She has had one year of school her whole life.  Yet, she is very bright.  .  It is difficult to convince her to enter a place like a foster family because of her distrust for adults and the freedom she has grown up with on the streets.  Two years ago she was hit by a car and left unconscious with a broken pelvis.  In December of 2006 she was again hit by a car when walking on a dark road with several friends.  One friend was killed.  Nastya suffered a concussion, broken arm and re-broken pelvis.  Before she could heal she escaped back to the streets and tore the cast off her arm.  We have not heard from her for a while.  Please pray.

Editor's Note: We love Nastya very much and spend time with her every trip.  We are praying that she will find her way home, and also become a worker who will help many other street children in her life


Igor  says, "My mom is Ira.  She has no job.  We live in an apartment with my aunt, grandfather, mom's boyfriend, aunt,  another  uncle, mom of course, and two brothers. Sometimes there is no heat or cold water.  I lived in the sewers now for five months."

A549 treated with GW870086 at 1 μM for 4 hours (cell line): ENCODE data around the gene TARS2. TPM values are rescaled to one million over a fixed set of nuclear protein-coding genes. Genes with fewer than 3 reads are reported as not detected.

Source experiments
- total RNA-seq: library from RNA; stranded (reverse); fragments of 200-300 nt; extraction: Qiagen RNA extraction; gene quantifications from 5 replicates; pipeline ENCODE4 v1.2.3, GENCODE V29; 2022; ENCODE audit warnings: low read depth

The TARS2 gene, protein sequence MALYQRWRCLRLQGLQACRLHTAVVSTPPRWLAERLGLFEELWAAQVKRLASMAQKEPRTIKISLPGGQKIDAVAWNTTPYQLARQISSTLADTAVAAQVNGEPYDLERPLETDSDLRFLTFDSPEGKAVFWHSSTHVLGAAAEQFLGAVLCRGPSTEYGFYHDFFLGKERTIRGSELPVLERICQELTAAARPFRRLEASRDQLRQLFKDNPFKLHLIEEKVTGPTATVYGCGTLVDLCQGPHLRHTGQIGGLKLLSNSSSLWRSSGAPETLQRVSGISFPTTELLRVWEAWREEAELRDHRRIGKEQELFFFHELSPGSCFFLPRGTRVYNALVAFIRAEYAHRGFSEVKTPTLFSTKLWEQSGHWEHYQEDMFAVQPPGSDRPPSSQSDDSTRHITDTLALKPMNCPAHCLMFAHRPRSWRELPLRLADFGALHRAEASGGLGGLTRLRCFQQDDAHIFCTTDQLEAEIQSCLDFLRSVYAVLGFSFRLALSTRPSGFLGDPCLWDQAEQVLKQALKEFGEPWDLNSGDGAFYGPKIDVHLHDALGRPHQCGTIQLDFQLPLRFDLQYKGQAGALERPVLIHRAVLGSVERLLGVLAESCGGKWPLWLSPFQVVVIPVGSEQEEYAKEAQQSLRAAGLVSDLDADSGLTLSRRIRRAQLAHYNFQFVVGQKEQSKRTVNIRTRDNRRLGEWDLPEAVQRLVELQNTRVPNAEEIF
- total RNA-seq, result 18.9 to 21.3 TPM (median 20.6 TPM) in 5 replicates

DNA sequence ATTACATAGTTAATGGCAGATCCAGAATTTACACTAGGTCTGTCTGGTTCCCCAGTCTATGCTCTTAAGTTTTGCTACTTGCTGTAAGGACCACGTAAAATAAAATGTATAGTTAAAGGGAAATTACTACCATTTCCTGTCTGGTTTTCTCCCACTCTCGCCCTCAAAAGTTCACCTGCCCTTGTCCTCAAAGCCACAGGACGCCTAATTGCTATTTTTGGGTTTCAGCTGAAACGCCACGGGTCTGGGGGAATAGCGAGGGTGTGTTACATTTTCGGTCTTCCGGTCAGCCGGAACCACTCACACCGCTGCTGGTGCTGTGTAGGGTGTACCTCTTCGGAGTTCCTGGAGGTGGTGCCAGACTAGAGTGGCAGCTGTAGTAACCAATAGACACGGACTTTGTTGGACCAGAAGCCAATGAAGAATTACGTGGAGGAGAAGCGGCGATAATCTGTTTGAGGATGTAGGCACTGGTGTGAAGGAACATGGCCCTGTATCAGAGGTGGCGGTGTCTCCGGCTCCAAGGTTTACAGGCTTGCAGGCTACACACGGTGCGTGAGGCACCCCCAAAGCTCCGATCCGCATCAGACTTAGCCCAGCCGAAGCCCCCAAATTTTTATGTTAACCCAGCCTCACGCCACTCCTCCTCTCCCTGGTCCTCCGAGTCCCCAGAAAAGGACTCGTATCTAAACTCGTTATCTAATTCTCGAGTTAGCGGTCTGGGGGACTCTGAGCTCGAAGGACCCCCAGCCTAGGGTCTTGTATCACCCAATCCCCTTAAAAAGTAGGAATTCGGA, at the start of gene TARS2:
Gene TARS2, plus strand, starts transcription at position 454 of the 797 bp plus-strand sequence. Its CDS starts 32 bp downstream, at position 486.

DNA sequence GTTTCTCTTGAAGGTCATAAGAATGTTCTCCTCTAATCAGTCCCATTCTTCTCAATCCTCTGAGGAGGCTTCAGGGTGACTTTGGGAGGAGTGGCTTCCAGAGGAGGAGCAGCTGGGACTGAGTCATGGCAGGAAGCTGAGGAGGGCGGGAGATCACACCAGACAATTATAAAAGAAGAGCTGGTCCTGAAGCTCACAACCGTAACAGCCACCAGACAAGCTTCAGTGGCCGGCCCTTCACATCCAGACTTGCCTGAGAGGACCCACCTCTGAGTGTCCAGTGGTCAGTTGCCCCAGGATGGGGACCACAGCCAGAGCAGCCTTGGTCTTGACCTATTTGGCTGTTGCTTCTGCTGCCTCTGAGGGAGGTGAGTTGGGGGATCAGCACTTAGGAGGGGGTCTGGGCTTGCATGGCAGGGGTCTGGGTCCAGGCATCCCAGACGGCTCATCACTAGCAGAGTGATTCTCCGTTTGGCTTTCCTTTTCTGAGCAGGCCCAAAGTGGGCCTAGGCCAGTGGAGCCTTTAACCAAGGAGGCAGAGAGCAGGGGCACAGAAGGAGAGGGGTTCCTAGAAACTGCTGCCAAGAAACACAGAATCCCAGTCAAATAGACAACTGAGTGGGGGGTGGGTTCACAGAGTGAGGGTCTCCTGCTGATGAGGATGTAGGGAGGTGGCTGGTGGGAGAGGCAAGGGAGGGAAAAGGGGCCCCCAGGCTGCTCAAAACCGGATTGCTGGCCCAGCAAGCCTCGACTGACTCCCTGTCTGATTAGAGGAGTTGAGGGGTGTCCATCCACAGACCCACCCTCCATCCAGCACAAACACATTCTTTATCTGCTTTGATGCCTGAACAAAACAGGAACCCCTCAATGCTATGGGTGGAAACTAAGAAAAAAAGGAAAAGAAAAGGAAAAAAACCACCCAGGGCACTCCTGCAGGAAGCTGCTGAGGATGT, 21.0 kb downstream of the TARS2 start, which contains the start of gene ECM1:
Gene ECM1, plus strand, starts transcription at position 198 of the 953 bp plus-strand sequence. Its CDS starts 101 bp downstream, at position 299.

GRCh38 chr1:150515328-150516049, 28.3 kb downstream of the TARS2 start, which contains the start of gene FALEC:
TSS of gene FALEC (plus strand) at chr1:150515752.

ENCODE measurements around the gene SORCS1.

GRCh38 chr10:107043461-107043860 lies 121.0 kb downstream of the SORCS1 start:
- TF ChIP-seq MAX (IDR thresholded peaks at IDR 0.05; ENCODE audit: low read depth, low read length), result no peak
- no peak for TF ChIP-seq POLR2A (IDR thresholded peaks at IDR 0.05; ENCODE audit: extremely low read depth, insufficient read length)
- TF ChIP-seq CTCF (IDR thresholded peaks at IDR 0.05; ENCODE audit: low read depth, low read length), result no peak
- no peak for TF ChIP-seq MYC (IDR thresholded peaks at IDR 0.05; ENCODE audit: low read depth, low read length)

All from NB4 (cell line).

"Five or six of my friends and I sleep on wood pallets.  We try to find blankets.  There is no light, just a candle."

Editor's Note: We met Igor at the Dr. Haaz day center run by Alla in Kherson, Ukraine.


"My name is Slava.  I was born in 1991. My mom is now in prison for child neglect.  I tried to live with my dad a couple of years ago but it was bad.  He drank and was mean to me."

Editor's Note: We first met Slava as he was climbing up out of a sewer with some other kids.  This is their home.  He was born after the fall of the Soviet Union in 1991 and attended school for only one year when he was fourteen.  Him mom was arrested for child neglect and sent to prison.  The ironic thing is that he is now living on the streets sleeping in sewers.  He has done this since he was ten-years old.  He told us it is nice and warm in the winter.  He has no legal papers and his only relative; a grandmother sold her apartment and moved somewhere far away.